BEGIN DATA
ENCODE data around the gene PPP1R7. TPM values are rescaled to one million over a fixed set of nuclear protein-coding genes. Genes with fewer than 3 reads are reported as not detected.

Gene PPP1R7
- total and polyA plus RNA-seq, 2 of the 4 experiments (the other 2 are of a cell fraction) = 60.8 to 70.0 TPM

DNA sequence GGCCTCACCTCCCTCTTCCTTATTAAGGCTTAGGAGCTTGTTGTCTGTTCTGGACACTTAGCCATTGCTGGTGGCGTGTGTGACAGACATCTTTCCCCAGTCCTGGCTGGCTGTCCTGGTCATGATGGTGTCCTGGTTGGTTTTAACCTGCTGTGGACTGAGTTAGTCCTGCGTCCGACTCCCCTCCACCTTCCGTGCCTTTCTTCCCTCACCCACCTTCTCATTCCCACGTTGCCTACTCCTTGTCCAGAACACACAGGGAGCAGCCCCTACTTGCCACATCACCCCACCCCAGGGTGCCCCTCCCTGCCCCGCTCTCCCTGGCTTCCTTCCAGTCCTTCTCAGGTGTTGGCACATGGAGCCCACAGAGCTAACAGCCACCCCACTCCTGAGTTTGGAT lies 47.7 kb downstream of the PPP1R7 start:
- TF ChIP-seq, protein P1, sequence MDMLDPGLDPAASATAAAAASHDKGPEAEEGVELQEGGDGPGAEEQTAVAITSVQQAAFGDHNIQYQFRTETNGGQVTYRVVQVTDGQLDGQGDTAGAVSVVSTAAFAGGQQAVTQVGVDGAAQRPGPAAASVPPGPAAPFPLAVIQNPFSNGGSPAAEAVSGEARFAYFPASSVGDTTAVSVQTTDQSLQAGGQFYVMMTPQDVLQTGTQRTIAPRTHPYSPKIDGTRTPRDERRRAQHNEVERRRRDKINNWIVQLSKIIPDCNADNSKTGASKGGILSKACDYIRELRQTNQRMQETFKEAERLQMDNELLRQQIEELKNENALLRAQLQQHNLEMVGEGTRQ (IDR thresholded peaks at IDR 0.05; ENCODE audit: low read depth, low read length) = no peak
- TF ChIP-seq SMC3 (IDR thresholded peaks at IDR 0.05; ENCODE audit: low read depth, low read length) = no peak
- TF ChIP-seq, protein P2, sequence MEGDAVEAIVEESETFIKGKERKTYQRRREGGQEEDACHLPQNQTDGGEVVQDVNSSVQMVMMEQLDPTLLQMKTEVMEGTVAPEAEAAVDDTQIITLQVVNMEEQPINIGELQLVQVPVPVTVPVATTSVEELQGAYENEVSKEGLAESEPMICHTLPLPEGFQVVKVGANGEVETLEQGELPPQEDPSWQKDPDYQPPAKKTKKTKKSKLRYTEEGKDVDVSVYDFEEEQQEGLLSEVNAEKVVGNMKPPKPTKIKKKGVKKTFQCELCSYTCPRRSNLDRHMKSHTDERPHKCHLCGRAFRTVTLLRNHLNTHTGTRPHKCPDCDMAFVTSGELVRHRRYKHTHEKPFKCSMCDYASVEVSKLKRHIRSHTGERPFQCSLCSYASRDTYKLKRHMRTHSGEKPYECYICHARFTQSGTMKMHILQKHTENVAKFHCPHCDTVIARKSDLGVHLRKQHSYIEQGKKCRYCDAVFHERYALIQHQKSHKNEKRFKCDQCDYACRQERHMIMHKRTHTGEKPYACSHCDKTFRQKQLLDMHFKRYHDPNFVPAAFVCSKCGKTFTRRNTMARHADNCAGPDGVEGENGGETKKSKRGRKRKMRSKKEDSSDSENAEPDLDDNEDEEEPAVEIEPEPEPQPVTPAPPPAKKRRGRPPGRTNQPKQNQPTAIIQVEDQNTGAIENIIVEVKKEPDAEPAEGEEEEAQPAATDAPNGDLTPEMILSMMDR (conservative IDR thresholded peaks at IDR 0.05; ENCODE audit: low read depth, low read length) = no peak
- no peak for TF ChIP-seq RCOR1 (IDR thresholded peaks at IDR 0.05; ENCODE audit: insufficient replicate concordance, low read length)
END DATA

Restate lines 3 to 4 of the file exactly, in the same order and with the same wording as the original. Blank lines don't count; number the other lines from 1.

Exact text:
- total and polyA plus RNA-seq, 2 of the 4 experiments (the other 2 are of a cell fraction) = 60.8 to 70.0 TPM

DNA sequence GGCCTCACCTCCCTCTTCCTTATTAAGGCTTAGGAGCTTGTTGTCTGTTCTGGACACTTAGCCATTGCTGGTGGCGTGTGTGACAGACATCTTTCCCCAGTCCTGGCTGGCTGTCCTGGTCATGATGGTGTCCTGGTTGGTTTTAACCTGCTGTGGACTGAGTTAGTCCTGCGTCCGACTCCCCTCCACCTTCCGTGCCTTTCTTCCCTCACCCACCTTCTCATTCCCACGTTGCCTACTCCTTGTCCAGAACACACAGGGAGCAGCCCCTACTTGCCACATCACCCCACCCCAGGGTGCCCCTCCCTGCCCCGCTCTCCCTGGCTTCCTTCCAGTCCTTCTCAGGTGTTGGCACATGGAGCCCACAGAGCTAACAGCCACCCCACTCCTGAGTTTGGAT lies 47.7 kb downstream of the PPP1R7 start: